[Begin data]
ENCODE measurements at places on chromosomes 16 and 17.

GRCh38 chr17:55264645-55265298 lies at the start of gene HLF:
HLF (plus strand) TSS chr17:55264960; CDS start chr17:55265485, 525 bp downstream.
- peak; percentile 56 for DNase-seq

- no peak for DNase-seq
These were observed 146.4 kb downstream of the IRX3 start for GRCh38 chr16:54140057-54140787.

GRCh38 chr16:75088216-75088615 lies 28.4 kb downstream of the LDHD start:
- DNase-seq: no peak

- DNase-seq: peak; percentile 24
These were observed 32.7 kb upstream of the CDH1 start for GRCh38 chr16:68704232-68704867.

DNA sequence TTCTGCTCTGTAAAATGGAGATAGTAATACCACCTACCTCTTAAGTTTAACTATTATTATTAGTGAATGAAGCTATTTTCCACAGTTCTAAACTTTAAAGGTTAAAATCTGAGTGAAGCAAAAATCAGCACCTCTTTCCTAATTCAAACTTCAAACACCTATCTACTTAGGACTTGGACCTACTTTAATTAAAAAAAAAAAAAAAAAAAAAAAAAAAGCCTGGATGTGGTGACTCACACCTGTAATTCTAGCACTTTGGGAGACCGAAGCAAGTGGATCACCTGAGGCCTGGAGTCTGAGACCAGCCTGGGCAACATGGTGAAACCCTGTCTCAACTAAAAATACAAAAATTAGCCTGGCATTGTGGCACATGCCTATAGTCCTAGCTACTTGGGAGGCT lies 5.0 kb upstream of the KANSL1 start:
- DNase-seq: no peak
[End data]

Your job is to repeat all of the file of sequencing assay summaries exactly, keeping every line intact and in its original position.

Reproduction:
ENCODE measurements at places on chromosomes 16 and 17.

GRCh38 chr17:55264645-55265298 lies at the start of gene HLF:
HLF (plus strand) TSS chr17:55264960; CDS start chr17:55265485, 525 bp downstream.
- peak; percentile 56 for DNase-seq

- no peak for DNase-seq
These were observed 146.4 kb downstream of the IRX3 start for GRCh38 chr16:54140057-54140787.

GRCh38 chr16:75088216-75088615 lies 28.4 kb downstream of the LDHD start:
- DNase-seq: no peak

- DNase-seq: peak; percentile 24
These were observed 32.7 kb upstream of the CDH1 start for GRCh38 chr16:68704232-68704867.

DNA sequence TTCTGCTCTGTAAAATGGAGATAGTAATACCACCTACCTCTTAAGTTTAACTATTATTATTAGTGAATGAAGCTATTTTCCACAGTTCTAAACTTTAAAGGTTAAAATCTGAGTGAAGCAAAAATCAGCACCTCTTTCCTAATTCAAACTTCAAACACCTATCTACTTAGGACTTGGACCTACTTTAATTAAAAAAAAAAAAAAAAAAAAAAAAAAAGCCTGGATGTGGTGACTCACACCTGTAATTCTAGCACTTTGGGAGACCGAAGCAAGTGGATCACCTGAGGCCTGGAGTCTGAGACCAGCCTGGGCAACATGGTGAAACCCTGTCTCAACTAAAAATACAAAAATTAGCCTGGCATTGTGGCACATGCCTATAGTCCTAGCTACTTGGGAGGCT lies 5.0 kb upstream of the KANSL1 start:
- DNase-seq: no peak